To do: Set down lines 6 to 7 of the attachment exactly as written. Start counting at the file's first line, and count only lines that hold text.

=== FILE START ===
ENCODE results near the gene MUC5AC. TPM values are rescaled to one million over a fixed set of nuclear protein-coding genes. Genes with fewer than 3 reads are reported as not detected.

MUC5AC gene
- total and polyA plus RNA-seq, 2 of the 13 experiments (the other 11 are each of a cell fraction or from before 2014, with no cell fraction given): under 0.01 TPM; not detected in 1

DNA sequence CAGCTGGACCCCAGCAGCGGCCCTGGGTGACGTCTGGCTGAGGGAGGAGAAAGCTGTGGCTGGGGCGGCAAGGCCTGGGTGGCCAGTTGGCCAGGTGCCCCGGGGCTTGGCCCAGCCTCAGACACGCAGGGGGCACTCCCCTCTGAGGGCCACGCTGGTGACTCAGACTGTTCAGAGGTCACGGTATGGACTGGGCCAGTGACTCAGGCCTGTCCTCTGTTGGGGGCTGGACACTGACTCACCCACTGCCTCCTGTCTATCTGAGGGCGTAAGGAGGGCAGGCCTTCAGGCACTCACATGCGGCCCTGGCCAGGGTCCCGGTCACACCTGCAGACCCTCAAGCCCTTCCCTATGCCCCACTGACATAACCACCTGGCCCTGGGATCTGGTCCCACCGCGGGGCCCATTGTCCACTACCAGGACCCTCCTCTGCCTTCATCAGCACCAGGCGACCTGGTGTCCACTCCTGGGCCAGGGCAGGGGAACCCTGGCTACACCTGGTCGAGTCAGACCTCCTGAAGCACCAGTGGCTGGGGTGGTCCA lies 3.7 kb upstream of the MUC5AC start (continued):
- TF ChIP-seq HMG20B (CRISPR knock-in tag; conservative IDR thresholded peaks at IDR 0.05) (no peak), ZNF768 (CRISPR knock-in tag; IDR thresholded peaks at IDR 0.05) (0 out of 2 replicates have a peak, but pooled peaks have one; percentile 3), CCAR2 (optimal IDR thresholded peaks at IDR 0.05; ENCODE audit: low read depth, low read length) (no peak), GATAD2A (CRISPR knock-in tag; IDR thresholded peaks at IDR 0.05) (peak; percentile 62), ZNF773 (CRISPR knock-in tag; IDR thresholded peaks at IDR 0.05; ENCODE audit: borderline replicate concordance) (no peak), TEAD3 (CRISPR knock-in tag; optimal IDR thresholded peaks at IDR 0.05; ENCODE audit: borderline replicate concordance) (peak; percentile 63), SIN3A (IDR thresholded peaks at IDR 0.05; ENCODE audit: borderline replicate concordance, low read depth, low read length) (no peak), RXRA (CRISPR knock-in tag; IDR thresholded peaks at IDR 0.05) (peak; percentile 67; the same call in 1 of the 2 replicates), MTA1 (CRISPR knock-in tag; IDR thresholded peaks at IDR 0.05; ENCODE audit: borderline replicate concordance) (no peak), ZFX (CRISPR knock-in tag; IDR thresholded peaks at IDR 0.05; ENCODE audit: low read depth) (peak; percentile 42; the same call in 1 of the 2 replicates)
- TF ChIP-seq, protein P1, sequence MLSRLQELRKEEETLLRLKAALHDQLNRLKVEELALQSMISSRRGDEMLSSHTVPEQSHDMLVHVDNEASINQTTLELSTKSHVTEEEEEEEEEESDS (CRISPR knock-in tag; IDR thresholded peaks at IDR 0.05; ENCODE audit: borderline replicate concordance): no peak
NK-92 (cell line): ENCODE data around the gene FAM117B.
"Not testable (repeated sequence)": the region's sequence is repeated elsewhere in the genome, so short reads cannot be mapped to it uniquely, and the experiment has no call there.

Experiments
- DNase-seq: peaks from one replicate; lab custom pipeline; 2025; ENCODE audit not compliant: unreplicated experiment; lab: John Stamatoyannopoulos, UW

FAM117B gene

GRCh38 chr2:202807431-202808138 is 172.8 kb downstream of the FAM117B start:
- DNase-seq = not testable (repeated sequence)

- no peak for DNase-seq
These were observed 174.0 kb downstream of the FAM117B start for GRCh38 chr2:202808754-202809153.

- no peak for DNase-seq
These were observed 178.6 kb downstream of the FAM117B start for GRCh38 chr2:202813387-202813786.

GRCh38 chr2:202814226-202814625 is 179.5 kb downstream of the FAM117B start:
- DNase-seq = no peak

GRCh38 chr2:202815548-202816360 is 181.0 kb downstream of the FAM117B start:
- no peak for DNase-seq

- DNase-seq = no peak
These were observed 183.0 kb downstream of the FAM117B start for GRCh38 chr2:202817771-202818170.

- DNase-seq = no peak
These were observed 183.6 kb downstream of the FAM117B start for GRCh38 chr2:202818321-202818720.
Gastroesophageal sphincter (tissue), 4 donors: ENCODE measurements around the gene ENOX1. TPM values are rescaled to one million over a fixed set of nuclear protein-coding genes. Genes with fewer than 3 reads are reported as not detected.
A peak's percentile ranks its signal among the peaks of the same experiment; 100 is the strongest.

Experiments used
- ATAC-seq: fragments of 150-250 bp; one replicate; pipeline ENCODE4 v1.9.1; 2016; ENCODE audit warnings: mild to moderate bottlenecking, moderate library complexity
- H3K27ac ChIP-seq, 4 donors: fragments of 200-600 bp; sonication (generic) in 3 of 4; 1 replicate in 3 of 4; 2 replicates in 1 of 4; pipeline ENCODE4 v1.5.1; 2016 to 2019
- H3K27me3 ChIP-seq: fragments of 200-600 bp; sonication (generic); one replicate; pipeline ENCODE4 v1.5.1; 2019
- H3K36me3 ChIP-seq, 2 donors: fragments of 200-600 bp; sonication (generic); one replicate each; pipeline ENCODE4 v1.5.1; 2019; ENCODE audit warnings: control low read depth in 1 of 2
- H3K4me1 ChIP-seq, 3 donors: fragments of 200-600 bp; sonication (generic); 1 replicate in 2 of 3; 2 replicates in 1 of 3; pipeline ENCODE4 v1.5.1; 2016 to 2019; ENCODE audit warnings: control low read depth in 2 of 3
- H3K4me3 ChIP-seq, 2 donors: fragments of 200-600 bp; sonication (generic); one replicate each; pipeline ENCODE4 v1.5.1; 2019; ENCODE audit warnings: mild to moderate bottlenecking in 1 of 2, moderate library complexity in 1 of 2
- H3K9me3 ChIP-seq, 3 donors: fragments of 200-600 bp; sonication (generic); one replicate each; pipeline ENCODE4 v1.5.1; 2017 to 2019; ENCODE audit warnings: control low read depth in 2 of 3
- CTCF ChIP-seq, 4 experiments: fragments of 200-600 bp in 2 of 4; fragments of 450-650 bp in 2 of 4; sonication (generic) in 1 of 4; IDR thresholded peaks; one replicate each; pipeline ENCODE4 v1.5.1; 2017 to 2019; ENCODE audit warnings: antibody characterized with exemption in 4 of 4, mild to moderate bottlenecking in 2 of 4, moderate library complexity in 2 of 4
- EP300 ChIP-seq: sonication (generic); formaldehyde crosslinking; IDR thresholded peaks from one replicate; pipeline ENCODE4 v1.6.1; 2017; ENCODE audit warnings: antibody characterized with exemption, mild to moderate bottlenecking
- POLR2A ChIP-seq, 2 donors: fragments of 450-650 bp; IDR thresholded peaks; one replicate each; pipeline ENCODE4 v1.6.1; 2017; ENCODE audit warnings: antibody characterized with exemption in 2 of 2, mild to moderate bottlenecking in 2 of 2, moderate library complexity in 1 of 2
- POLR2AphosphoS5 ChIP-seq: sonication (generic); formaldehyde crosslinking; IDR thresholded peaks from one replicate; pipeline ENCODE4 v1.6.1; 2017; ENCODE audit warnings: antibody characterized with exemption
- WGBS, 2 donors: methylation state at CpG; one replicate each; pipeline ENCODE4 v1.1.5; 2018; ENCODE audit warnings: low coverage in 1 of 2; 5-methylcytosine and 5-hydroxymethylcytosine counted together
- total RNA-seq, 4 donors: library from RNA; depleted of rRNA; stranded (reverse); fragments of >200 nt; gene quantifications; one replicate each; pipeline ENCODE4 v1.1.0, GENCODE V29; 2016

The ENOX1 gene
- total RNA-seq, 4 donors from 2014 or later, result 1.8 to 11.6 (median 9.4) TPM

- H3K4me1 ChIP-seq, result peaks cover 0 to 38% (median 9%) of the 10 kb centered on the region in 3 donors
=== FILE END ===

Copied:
- TF ChIP-seq, protein P1, sequence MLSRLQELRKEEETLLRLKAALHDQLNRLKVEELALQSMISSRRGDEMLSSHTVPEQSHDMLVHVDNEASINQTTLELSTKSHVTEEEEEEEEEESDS (CRISPR knock-in tag; IDR thresholded peaks at IDR 0.05; ENCODE audit: borderline replicate concordance): no peak
NK-92 (cell line): ENCODE data around the gene FAM117B.